Canadian Historical Portraits
Canadian Historical Portraits Ville de Montréal
Louis Riel
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Western Canada

The search for the Northwest Passage, gateway to the Orient and its riches, motivated Europeans to explore the West1 from the North, in the early part of the 17th century. They failed to discover the route, but they did discover Aboriginal people in that territory: the Chipewyans, Amisk, Esclaves, Cris, Pieds-Noirs, Assiniboines, and Gros-Ventres. They also learned the fur trade.

In 1670, Médard Chouart Des Groseillers and Pierre-Esprit Radisson persuaded England to found the Hudson’s Bay Company, giving it full control over the fur trade on the vast territory of Rupert’s Land (including, according to contemporary geography, Northern Québec, the part of Ontario north of the St. Lawrence system, all of Manitoba, most of Saskatchewan, Southern Alberta, and part of the Northwest Territories and Nunavut). For more than two hundred years, fur trade was the key activity, which favored exploration and development.

Fearful of the expansionary designs of the United States on Western territories, which remained an obstacle to a prospective union with British colonies on the west coast, the Canadian government sent Sir George-Étienne Cartier and William McDougall to London in 1868 to resume negotiations undertaken in 1857 over the ownership of Rupert’s Land. The Hudson’s Bay Company finally ceded its territorial rights to the Dominion of Canada, and the transfer of territory was set for December 1, 1869.

Angered at not being consulted about the change of jurisdiction, the Métis, with Louis Riel as their leader, formed a provisional government in protest and jailed a few Canadian partisans of the annexation. The conflict ended, but the government never lived up to its promise of amnesty. Louis Riel and other Métis were then forced into exile. In 1885, a second rebellion led by Louis Riel, who had returned from the United States, along with Métis and natives, was crushed by Canadian troops. Louis Riel was later executed.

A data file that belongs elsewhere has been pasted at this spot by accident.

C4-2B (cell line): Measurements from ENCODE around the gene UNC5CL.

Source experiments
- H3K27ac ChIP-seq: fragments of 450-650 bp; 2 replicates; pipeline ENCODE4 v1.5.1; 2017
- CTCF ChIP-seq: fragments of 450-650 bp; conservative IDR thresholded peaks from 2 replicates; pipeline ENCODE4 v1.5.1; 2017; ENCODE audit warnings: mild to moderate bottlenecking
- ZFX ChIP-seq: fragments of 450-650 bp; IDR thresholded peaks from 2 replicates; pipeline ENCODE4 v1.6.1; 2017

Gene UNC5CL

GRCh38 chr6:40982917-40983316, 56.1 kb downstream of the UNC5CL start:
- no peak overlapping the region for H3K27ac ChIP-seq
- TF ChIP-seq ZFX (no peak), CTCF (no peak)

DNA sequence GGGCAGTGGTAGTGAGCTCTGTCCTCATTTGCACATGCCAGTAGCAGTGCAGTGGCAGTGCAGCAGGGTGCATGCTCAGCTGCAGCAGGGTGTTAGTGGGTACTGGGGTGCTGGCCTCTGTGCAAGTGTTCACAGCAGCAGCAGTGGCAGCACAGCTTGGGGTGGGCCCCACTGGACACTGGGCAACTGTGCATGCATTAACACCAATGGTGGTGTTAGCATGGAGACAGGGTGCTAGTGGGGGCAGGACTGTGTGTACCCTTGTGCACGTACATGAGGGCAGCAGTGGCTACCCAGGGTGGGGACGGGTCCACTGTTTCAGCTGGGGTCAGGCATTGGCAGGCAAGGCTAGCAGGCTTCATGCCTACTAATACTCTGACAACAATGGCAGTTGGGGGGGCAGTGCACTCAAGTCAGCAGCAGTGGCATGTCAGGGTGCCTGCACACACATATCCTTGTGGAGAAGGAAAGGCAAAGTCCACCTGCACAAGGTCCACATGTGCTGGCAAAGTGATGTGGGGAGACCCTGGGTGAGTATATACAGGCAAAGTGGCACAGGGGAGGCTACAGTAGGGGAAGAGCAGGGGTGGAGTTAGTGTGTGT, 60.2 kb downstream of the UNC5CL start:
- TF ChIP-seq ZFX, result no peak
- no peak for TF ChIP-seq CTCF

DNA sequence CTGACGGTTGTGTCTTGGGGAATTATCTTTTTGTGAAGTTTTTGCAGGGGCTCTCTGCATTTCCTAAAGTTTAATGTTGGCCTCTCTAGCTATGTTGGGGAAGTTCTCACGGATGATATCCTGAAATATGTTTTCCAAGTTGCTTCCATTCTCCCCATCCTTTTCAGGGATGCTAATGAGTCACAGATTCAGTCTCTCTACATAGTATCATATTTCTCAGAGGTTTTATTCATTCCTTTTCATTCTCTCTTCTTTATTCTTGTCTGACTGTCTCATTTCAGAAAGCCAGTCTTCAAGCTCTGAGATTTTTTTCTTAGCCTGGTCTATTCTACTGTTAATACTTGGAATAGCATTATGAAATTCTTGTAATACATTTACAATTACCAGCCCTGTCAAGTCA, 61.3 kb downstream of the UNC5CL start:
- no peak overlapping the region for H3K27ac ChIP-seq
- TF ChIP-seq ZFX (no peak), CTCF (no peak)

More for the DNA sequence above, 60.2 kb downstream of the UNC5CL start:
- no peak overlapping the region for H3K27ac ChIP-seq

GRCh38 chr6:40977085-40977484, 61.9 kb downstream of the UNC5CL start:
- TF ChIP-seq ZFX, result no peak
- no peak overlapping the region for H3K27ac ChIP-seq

The Canadian government finally took possession of Rupert’s Land in 1870 and, though willing to recognize it as a territory, it created that same year the province of Manitoba, in response to the claims of Métis. The government retained Crown lands and the development of natural resources. The remaining territory constitutes the Northwest territories. The following year, British Columbia, made up of the island of Vancouver and inlands of the province since 1866, joined Confederation, subject to the condition that the transcontinental railway reached the coast.

In the last part of the 19th century, a major immigration program was set up by Ottawa to populate the West. From 1896 to World War I, there was an influx of immigrants from Canada, the United States, Great Britain, and Continental Europe.

In 1905, the federal government created the provinces of Alberta and Saskatchewan from part of the Northwest Territories. It again retained Crown lands, which were eventually transferred to the Prairie Provinces in 1930.

1Covers the Canadian figures in the exhibition.
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